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Acupuncture Today – November, 2012, Vol. 13, Issue 11

The Basics of Western Medicine Drugs: Part II

By Bruce H. Robinson, MD, FACS, MSOM (Hon)

I was motivated to write a series of articles on Western drugs because I received so much feedback from my colleagues who are licensed acupuncturists. They told me that they would like to know more about the medications their patients are on, prescribed by their Western physicians.

I also understand that this knowledge is important for those who are completing their training at an acupuncture college and have to pass the national or the California licensure examinations. In this second of three articles on Western drugs I would like to discuss pain medications, respiratory drugs, and drugs for gastrointestinal problems.

Drugs for Pain Control

Morphine is arguably the greatest drug of all time, as it is so powerful in relieving pain. It works when nothing else will, and is a godsend for those at the end of their lives with serious health problems such as metastatic cancer, who do not deserve to end their earthly existence with so much suffering.

Discovered in 1804, morphine was first distributed by Merck in 1827. Merck, the first modern drug company, was then a small chemist's shop in Germany, which quickly expanded to include an adjoining small drug factory. Morphine became more popular after the invention of the hypodermic needle and syringe in 1857, which made the drug have far more powerful effects (otherwise partly inactivated by the GI tract).

Unfortunately when drugs are powerful in their main effects they also tend to have powerful side effects. Side effects of morphine:

  • Respiratory depression, which can be life threatening.
  • Constipation, which can be severe.
  • Nausea and vomiting are not uncommon, especially with initial doses, which may later on go away with repeated use.
  • A curious spasm of the bile ducts which renders it unsafe to use in patients who have gallbladder disease or biliary colic from gallstones.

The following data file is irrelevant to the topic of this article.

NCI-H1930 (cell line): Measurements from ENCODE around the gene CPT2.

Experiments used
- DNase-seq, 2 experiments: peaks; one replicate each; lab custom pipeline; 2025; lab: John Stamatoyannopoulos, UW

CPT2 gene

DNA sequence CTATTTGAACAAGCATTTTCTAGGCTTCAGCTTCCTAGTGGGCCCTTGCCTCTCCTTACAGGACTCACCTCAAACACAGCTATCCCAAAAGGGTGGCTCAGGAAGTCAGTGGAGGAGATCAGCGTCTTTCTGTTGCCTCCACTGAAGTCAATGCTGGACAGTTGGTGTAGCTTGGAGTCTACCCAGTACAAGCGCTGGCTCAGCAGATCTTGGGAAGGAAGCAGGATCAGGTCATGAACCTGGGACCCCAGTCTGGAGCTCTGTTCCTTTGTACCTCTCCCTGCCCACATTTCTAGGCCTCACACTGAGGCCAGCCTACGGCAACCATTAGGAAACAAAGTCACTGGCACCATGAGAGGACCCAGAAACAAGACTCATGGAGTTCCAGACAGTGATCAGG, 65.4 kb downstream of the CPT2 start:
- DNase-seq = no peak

Because of these side effects of morphine, pharmacologists developed other opioid narcotics which are also powerful pain-killers, although not quite as strong as morphine. They also have side effects, but less so than morphine. These include levophanol (Levo-dromoran®), oxycodone (OxyContin®), hydrocodone (Hycodan®; many other names), hydromorphone (Dilaudid®), methadone (Dolophine®) and the popular drug meperidine (Demerol®).

Methadone is less addicting than some of the other narcotics, and it does not require injections. It is used in drug addiction clinics to help addicts withdraw from narcotics.

Another powerful narcotic that has become very popular as a preoperative medication is fentanyl (Sublimaze®). It has the benefit of being less likely than morphine to cause respiratory depression.

Side effects of these other narcotic agents are similar to morphine, but less pronounced. Especially think constipation with all these drugs. All of them are addictive when taken for prolonged periods of time and all lead to tolerance, requiring more of the drug for the same effect. Drug withdrawal can be challenging.

There is also a group of weaker narcotic analgesics, the classic of which is codeine. A small percentage of codeine is converted to morphine when it is ingested by mouth (about 10%). Its pain-killer activity is due to the morphine. There are also other similar drugs, such as Talwin®, Darvon®, and Nubain® which are milder in their analgesia than the strong narcotics and have the same side effects to a lesser degree (nausea, constipation are common).

Combinations of weak narcotics and NSAIDs (non-steroidal anti-inflammatory drugs) are among the most popular drugs. All require prescriptions and are used for severe headaches, recovery from surgery, dental pain, muscular aches and pains, where the "big guns" are not needed, with all their addiction potential.

Here is a good list:

  • Tylenol with codeine No.3: 30 mg of codeine and 325 mg of Tylenol
  • Tylenol with codeine No. 4: 60 mg of codeine and 300 mg of Tylenol
  • Vicodin: 5 mg hydrocodone and 650 mg of Tylenol
  • Percocet: 5 mg oxycodone and 325 mg of Tylenol
  • Percodan: 4.5 mg of hydrocodone, 0.38 mg oxycodone, 325 mg aspirin
  • Fiorinal with codeine No. 3: 30 mg of codeine, 325 mg of Tylenol, 40 mg of caffeine, and 50 mg butalbital (used for migraine headaches)

So, in terms of treating pain with medications, there are three levels:

  1. Mild to moderate pain: there is usage of aspirin, Tylenol, Alleve, Advil, Motrin, or other NSAIDs. No prescription is required.
  2. Moderately severe pain: there is usage of Tylenol with codeine, Vicodin, Percocet, or the generics of these drugs. A prescription is needed to obtain these drugs.
  3. Very severe pain: full narcotic are often used such as: Morphine, Demerol and OxyContin, which is often administered as an absorbable patch: a very popular drug in extended care facilities and with the VNA, the Visiting Nurses Association, which deals with terminal cancer patients in the home.

Narcotic Antagonists

Two drugs are widely used in hospital and emergency rooms to combat narcotic overdose: naloxone (Narcan®) and naltrexone (ReVia®). Both block opioid receptors and reverse the effects of narcotics. They are commonly used in cases of narcotic overdose in the hospital with respiratory depression, hypotension, or with a drug addict who has suffered an overdose.

Before we discuss respiratory drugs we need to briefly review the autonomic nervous system, which controls all the unconscious, automatic functions of our bodies, because these drugs affect this nervous system.